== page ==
## Why are my results for WhiteNoise @-140dBm/Hz not as expected, I see a measurement of -138.6dBm/Hz to 139.6 dBm/Hz?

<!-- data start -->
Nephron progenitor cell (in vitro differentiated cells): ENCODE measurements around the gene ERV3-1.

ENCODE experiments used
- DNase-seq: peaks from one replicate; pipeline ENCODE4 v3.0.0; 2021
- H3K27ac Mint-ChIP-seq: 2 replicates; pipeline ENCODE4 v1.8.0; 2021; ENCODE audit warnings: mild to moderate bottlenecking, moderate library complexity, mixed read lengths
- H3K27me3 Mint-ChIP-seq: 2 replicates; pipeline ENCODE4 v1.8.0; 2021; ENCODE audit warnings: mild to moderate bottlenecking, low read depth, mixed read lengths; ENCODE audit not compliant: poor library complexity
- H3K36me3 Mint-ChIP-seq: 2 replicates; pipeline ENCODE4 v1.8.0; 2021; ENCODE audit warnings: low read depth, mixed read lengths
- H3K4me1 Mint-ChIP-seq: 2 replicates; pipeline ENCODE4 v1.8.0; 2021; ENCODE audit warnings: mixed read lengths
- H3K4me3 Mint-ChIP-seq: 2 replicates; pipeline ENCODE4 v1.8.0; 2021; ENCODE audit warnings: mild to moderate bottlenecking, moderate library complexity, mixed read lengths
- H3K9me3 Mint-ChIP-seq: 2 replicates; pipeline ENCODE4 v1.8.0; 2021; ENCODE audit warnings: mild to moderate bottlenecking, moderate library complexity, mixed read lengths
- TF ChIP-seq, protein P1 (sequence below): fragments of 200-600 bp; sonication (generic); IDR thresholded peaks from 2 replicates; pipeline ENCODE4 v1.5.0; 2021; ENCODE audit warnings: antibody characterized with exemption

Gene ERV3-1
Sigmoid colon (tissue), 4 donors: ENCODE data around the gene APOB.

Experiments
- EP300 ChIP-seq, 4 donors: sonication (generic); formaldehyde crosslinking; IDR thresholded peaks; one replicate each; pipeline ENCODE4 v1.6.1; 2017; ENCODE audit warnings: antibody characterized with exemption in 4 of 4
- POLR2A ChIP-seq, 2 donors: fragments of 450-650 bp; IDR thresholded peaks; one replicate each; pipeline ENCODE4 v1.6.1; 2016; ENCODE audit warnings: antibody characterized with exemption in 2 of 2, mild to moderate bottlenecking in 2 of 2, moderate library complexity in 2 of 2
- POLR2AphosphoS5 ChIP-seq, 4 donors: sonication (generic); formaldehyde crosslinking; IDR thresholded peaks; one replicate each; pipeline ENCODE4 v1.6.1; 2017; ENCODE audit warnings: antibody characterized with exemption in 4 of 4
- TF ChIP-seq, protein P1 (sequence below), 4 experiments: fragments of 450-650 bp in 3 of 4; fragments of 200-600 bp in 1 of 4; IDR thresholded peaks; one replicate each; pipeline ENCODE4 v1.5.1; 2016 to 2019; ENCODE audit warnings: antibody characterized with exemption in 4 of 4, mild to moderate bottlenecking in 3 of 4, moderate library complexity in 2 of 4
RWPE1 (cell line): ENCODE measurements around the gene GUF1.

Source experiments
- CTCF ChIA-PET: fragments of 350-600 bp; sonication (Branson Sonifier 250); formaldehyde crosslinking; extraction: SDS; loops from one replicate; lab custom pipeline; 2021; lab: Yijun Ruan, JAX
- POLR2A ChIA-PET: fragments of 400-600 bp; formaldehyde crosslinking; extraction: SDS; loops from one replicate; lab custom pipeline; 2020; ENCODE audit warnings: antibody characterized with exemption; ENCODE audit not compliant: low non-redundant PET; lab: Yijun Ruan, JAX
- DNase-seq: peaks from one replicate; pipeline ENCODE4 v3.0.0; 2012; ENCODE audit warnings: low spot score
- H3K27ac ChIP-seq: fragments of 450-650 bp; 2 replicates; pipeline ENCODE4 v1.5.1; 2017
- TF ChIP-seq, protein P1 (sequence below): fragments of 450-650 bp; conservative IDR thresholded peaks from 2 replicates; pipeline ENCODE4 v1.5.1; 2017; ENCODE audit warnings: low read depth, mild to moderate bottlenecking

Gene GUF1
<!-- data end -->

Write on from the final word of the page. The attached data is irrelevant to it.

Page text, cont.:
Answer Measuring white noise might not be as easy as we thought. If the measured white noise was -140 dBm/Hz to 139.6 .. 138.9 dBm/Hz, the measurement might be reasonable. Lets assume that the user was loading white noise with 32 MHz sampling frequency. The Settings for the Spectrum Analyzer in this case we typically use a Agilent 4395A Analyzer is set to measure noise Start frequency 10 KHz Stop Frequency 16 MHz RES BW 30KHz Video BW 10KHz Background noise of the analyzer: -146 dBM/Hz Averaging factor 100   We could see that from the low frequency to 10 MHz area, the measurement might be at -139 to -139.5 dBm, after that it could be -140 dBm/Hz or lower. When we see the result on the analyzer say -139.0 dBm/Hz, that was the sum of BGA (back ground noise of the analyzer) and the white noise. Then the Sum of the WhiteNoise and BGA=10xlog10(10^(-140/10)+10^(-146/10))=-139.03 dBm/Hz therefore, if we got the measured result of -139.0 dBm/Hz, we can say the result was good.   In the high frequency part, we might get -139.5 dBm/Hz or lower, the loss might be from the transformer, the loss from the transformer could be from 0.1 to 1 dB from low frequency to high frequency. This is dependent on the type of balun used for the measurement.   The loss from Spirents Noise Generator like the DLS5500/DLS5405 or the DLS5800/DLS5410DC systems,  from the low frequency to high frequency will be less than 0.5 dB.

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